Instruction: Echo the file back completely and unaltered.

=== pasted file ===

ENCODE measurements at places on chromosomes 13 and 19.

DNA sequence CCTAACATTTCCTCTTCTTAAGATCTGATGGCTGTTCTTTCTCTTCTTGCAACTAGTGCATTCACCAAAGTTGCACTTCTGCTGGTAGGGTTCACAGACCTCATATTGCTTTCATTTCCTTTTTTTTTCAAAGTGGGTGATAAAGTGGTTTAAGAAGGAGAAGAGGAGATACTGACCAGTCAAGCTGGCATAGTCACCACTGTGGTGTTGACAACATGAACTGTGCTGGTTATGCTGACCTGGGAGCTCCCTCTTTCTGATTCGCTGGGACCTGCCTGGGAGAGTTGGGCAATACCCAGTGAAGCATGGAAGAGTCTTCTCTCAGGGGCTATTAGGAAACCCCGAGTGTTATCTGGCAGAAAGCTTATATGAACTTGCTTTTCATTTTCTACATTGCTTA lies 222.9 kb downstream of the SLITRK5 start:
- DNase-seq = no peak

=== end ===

ENCODE measurements at places on chromosomes 13 and 19.

DNA sequence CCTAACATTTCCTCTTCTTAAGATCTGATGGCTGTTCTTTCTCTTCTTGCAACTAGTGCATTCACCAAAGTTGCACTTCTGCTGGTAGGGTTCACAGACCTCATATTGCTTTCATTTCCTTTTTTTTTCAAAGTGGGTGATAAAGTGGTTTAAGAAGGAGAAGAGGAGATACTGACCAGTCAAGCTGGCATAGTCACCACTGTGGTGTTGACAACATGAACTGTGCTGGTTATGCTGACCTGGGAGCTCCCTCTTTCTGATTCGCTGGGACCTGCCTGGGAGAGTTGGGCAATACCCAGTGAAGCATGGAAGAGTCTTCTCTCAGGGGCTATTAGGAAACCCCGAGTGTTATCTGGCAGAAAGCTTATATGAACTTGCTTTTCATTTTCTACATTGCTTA lies 222.9 kb downstream of the SLITRK5 start:
- DNase-seq = no peak